This thesis examines the relationship between policies, programs, and implementation in facing today's urban water issues. Our current way of life has resulted in separation of the built environment from the nature and the degradation of natural processes. In addition, climate change phenomenon adversely affects local water cycles. In order to ensure our continuous existence on this planet we have to rethink our approach toward urban water. I have investigated how pioneering cities are addressing their current urban water issues by sustainably managing their surface waters and bringing back the natural balance to local hydrological systems. I also have exploited their strong and weak points. After that, I have categorized urban water issues based on the source of creation, extracted some common connections and disconnections (gaps) between policies, programs, and implementations. Moreover, I have discussed the role of these gaps in the efficiency of municipalities' approaches. This is followed by a framework to fill out these gaps between policies, programs, and implementation. Finally, I have applied the proposed framework to the city of Minneapolis.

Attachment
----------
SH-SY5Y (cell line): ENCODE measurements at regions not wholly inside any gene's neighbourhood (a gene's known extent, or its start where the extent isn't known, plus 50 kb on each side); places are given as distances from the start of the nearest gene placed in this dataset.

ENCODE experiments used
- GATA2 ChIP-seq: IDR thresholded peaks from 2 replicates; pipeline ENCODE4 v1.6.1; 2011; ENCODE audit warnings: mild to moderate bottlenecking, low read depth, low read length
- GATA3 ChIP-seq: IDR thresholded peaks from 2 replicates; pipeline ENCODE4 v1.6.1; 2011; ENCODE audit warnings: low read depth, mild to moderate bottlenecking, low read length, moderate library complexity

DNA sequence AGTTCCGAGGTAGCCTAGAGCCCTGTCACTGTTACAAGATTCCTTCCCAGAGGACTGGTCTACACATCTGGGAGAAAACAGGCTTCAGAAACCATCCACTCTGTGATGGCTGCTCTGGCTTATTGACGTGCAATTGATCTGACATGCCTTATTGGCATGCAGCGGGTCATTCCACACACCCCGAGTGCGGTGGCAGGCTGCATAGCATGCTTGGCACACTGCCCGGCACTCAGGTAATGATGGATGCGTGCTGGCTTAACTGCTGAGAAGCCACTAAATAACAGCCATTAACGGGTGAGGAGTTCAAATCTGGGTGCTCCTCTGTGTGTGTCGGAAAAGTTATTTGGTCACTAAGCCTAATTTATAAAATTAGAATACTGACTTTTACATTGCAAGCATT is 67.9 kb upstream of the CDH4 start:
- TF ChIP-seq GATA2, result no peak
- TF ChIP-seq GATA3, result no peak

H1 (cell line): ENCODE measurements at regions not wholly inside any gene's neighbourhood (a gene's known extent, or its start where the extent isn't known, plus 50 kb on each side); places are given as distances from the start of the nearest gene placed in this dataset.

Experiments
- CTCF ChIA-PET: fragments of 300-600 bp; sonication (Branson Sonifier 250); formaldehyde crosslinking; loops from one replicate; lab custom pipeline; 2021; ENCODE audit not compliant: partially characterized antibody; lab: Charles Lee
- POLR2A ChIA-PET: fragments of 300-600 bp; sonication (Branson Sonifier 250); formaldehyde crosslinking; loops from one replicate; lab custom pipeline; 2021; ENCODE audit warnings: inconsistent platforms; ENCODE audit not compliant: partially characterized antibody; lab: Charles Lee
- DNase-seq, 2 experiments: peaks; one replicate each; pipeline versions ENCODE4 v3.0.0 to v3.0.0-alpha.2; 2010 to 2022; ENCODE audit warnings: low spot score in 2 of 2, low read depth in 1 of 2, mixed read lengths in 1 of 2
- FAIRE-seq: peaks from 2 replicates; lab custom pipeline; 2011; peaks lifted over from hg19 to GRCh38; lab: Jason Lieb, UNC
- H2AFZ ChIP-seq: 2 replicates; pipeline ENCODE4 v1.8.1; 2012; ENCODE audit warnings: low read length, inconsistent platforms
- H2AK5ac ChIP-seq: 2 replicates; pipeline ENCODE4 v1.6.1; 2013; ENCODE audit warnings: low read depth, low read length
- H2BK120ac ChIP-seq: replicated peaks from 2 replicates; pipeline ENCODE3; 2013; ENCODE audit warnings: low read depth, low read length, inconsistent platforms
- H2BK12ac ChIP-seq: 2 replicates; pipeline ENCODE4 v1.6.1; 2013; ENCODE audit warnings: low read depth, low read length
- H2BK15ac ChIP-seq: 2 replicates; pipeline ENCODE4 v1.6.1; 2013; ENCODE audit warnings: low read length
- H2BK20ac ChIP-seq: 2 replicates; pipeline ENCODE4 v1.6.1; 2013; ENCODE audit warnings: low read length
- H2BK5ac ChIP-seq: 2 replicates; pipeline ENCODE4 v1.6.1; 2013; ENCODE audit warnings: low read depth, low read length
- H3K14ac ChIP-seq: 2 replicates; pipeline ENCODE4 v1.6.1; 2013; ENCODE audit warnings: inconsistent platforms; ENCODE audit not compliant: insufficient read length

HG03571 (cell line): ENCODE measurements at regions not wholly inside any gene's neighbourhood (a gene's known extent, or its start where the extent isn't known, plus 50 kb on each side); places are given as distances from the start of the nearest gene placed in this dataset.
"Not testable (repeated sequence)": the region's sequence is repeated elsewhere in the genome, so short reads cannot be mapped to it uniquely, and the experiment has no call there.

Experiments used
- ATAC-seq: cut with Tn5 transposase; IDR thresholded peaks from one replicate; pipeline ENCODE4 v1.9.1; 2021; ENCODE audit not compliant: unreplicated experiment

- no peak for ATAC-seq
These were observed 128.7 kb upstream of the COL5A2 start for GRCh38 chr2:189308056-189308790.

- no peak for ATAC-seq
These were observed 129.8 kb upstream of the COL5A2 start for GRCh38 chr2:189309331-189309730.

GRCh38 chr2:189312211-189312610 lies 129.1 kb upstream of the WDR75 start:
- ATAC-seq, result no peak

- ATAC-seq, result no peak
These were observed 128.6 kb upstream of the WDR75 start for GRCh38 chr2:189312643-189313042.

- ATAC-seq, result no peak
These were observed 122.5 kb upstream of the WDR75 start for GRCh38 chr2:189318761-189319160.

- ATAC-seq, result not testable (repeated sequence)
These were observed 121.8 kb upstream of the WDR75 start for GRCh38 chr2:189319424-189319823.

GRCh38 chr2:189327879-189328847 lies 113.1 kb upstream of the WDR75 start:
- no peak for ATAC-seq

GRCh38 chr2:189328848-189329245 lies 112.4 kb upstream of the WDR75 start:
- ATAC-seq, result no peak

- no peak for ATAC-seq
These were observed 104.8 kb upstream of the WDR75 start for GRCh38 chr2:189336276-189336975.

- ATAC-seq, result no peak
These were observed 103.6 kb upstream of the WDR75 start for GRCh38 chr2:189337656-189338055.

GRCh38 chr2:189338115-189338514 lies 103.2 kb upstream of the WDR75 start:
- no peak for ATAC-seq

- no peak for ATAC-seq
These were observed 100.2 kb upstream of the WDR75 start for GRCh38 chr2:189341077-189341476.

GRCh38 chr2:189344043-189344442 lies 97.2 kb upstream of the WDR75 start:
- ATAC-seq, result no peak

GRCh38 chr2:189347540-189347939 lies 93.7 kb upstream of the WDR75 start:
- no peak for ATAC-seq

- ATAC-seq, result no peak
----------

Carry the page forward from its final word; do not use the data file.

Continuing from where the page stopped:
University of Minnesota M.S. thesis. July 2014. Major: Architecture. Advisor: Richard Strong. 1 computer file (PDF); xii, 142 pages.
The Relationship between Policy, Program, and Implementation in Sustainable Urban Water Management.
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